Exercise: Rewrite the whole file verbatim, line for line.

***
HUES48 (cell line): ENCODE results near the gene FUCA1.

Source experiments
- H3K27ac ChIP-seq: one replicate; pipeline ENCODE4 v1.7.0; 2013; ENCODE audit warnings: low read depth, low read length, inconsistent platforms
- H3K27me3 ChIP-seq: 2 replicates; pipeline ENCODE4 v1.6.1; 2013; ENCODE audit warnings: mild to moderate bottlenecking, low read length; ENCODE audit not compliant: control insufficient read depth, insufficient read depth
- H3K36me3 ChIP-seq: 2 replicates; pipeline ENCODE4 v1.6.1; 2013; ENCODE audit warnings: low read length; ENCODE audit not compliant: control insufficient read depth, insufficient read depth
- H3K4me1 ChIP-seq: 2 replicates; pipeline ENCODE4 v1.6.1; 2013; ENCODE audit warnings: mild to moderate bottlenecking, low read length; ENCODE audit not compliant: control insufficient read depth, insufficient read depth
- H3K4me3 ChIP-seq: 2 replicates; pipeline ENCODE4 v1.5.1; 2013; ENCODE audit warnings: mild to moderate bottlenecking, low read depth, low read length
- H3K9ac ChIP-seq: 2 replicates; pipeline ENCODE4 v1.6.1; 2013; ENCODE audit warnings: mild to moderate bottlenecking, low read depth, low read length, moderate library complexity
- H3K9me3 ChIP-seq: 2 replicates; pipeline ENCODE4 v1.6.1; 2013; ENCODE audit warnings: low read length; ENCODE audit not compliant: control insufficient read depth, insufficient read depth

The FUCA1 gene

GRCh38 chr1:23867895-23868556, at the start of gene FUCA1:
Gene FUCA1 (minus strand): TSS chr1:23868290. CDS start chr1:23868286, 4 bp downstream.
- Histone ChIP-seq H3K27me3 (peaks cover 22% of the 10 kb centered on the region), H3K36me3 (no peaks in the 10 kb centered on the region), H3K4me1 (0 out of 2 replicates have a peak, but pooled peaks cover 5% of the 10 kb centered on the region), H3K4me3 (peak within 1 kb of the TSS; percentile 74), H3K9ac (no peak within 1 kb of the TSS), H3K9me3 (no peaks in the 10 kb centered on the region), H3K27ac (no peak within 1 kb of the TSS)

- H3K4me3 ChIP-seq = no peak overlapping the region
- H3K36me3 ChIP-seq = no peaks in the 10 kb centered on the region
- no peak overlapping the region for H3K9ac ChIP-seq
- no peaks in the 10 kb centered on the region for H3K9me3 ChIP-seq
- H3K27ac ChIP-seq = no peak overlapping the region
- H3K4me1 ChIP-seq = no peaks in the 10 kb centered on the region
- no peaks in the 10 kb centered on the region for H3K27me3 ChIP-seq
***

HUES48 (cell line): ENCODE results near the gene FUCA1.

Source experiments
- H3K27ac ChIP-seq: one replicate; pipeline ENCODE4 v1.7.0; 2013; ENCODE audit warnings: low read depth, low read length, inconsistent platforms
- H3K27me3 ChIP-seq: 2 replicates; pipeline ENCODE4 v1.6.1; 2013; ENCODE audit warnings: mild to moderate bottlenecking, low read length; ENCODE audit not compliant: control insufficient read depth, insufficient read depth
- H3K36me3 ChIP-seq: 2 replicates; pipeline ENCODE4 v1.6.1; 2013; ENCODE audit warnings: low read length; ENCODE audit not compliant: control insufficient read depth, insufficient read depth
- H3K4me1 ChIP-seq: 2 replicates; pipeline ENCODE4 v1.6.1; 2013; ENCODE audit warnings: mild to moderate bottlenecking, low read length; ENCODE audit not compliant: control insufficient read depth, insufficient read depth
- H3K4me3 ChIP-seq: 2 replicates; pipeline ENCODE4 v1.5.1; 2013; ENCODE audit warnings: mild to moderate bottlenecking, low read depth, low read length
- H3K9ac ChIP-seq: 2 replicates; pipeline ENCODE4 v1.6.1; 2013; ENCODE audit warnings: mild to moderate bottlenecking, low read depth, low read length, moderate library complexity
- H3K9me3 ChIP-seq: 2 replicates; pipeline ENCODE4 v1.6.1; 2013; ENCODE audit warnings: low read length; ENCODE audit not compliant: control insufficient read depth, insufficient read depth

The FUCA1 gene

GRCh38 chr1:23867895-23868556, at the start of gene FUCA1:
Gene FUCA1 (minus strand): TSS chr1:23868290. CDS start chr1:23868286, 4 bp downstream.
- Histone ChIP-seq H3K27me3 (peaks cover 22% of the 10 kb centered on the region), H3K36me3 (no peaks in the 10 kb centered on the region), H3K4me1 (0 out of 2 replicates have a peak, but pooled peaks cover 5% of the 10 kb centered on the region), H3K4me3 (peak within 1 kb of the TSS; percentile 74), H3K9ac (no peak within 1 kb of the TSS), H3K9me3 (no peaks in the 10 kb centered on the region), H3K27ac (no peak within 1 kb of the TSS)

- H3K4me3 ChIP-seq = no peak overlapping the region
- H3K36me3 ChIP-seq = no peaks in the 10 kb centered on the region
- no peak overlapping the region for H3K9ac ChIP-seq
- no peaks in the 10 kb centered on the region for H3K9me3 ChIP-seq
- H3K27ac ChIP-seq = no peak overlapping the region
- H3K4me1 ChIP-seq = no peaks in the 10 kb centered on the region
- no peaks in the 10 kb centered on the region for H3K27me3 ChIP-seq